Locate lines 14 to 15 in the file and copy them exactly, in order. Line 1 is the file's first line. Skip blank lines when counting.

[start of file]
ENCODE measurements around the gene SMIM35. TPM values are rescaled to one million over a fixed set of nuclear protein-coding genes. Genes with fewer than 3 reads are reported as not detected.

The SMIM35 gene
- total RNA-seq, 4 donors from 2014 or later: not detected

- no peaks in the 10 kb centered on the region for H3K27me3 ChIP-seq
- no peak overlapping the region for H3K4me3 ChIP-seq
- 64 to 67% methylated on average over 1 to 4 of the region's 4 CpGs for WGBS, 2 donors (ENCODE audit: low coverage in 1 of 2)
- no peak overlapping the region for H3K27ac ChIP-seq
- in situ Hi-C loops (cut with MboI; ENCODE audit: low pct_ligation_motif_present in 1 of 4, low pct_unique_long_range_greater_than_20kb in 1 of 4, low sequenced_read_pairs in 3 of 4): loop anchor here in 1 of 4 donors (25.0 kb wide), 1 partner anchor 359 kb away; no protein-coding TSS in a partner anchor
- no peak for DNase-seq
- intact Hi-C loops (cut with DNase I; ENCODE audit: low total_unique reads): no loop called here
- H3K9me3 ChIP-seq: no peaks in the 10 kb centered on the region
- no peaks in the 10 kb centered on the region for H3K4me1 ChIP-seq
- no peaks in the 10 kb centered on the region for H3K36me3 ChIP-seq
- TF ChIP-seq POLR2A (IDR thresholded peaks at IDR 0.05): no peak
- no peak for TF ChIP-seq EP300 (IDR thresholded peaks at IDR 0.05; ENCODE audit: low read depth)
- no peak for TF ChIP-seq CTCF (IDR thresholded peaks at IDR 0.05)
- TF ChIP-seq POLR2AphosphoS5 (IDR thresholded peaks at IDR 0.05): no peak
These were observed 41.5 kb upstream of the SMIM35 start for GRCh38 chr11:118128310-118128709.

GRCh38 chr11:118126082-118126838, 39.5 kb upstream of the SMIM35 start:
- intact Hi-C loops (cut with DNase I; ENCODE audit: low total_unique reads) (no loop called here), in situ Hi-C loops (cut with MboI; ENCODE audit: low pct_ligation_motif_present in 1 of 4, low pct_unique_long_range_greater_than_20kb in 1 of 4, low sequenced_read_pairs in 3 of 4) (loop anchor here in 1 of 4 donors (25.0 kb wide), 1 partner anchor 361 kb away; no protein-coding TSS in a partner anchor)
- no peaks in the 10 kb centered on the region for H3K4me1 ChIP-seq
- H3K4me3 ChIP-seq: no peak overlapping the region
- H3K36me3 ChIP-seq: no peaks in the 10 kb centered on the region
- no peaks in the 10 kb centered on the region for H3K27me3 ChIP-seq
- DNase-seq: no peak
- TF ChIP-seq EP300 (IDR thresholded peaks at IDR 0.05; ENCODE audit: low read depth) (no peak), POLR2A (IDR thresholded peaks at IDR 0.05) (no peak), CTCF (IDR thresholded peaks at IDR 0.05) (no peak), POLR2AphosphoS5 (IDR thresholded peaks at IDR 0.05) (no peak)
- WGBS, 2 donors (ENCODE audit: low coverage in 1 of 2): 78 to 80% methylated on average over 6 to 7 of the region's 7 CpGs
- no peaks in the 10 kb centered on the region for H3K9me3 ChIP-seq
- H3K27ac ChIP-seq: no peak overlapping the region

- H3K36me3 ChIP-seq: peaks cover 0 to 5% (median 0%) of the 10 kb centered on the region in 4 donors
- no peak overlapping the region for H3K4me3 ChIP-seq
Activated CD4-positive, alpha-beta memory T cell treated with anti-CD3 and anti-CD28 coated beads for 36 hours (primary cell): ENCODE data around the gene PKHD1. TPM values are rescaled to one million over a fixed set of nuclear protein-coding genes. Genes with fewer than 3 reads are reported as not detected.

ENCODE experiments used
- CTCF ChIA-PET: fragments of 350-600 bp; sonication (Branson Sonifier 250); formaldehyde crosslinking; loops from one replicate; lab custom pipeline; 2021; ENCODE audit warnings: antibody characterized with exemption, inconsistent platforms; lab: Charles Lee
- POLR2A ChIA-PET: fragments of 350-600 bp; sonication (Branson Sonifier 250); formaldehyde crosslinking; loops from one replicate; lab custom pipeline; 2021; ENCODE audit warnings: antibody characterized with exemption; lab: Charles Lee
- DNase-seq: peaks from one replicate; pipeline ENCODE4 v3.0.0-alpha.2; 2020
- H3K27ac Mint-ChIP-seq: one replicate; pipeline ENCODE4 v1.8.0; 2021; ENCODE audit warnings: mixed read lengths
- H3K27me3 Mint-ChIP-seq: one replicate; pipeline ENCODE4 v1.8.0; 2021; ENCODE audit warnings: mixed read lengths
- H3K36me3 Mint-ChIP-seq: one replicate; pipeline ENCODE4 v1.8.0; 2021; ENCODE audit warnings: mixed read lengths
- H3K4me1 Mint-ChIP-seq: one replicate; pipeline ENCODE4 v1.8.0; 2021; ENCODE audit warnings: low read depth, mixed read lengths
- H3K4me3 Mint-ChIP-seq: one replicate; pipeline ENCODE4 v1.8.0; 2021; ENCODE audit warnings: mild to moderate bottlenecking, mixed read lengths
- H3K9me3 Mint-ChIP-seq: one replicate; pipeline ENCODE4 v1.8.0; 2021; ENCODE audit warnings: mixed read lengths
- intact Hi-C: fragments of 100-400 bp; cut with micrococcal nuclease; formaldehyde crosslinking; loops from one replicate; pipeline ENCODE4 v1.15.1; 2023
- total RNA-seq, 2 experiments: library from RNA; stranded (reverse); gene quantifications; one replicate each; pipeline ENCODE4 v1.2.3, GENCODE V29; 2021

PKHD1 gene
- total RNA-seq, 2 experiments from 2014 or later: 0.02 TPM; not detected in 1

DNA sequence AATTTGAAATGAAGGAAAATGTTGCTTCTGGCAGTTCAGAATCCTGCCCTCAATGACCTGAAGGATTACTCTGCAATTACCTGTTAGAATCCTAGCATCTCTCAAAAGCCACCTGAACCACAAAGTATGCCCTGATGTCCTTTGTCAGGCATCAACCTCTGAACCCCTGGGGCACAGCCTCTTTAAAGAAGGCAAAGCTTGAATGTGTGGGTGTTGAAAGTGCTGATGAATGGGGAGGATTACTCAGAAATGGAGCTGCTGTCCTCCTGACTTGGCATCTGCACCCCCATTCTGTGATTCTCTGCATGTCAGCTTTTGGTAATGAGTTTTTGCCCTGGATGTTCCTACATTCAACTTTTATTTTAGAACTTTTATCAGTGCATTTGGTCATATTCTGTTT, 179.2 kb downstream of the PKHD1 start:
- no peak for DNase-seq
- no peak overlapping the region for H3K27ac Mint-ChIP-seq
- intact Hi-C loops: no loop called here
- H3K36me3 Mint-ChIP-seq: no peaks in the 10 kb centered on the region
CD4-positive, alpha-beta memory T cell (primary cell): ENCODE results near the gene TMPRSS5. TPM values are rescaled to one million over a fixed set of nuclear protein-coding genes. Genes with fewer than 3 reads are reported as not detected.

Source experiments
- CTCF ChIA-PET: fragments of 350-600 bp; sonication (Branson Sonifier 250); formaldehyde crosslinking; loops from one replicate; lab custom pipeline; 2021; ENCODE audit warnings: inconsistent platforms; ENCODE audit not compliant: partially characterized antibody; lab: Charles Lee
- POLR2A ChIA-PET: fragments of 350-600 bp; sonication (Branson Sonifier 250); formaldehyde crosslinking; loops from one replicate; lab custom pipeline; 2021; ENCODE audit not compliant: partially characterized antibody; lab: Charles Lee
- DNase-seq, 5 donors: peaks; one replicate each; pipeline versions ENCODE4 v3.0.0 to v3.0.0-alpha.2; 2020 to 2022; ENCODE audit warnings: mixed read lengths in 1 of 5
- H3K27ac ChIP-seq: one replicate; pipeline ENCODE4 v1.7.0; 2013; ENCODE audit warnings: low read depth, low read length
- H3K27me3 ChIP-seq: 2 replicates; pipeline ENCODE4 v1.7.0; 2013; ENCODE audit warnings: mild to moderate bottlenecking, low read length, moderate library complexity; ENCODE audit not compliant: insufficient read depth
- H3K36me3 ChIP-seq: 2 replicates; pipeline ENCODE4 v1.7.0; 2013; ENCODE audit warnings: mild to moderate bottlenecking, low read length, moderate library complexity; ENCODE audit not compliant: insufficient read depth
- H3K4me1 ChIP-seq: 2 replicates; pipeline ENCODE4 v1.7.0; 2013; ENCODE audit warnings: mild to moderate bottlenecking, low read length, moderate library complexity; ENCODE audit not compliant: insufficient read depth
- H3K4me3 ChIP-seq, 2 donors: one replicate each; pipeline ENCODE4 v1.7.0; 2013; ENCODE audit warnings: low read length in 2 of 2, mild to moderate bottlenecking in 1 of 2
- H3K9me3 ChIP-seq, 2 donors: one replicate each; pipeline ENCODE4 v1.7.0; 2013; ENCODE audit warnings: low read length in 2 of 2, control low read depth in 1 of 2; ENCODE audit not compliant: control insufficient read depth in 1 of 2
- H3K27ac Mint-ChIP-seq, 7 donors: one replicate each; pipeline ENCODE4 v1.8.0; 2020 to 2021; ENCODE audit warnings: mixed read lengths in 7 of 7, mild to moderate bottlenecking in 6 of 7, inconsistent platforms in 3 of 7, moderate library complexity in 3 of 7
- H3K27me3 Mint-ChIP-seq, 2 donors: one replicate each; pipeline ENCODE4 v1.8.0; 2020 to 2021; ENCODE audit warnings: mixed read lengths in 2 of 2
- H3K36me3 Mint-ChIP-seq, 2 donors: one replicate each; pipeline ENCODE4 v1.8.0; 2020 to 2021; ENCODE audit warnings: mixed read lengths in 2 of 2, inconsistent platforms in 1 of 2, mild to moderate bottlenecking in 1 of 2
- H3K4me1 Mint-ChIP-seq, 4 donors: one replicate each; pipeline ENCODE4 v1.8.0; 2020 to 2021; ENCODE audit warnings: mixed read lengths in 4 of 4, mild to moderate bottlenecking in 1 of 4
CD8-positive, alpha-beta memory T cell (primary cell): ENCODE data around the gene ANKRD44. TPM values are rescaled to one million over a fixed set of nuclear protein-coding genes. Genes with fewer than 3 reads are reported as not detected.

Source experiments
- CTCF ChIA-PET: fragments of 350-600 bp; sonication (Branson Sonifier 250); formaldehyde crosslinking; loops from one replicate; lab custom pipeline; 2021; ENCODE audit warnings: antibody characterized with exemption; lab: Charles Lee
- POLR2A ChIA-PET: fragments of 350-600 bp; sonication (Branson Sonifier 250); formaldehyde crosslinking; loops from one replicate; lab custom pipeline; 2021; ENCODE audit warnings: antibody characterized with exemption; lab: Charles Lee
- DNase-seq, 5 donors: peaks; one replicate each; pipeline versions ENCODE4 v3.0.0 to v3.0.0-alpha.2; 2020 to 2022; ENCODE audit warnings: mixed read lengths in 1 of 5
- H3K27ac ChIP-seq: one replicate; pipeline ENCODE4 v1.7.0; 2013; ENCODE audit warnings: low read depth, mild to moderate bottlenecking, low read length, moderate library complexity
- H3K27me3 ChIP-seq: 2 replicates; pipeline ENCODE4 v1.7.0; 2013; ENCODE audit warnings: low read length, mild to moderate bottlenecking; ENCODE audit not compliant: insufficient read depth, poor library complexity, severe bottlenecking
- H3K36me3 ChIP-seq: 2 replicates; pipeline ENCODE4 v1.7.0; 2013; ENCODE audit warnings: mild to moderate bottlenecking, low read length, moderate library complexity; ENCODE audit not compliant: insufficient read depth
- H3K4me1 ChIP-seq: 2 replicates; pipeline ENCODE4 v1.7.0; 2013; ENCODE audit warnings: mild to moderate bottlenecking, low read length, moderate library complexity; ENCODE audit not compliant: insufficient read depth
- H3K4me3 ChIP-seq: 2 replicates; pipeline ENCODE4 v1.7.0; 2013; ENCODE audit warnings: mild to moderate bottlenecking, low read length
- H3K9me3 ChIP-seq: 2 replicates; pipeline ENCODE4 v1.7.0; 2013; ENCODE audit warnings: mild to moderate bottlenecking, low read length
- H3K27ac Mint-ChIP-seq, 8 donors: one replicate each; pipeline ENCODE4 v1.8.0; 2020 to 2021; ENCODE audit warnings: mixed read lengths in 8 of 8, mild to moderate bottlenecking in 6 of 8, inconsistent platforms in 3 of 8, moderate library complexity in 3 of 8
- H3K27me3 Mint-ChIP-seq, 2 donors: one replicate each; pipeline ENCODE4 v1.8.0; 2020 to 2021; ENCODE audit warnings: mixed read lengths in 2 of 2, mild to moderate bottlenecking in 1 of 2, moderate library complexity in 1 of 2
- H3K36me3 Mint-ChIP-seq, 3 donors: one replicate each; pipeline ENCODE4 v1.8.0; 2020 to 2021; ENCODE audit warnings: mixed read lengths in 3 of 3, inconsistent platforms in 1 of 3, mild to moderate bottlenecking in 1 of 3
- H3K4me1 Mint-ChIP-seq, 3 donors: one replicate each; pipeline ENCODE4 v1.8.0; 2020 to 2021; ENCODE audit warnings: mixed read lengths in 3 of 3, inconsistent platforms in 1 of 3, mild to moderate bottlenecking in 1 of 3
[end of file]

- TF ChIP-seq POLR2A (IDR thresholded peaks at IDR 0.05): no peak
- no peak for TF ChIP-seq EP300 (IDR thresholded peaks at IDR 0.05; ENCODE audit: low read depth)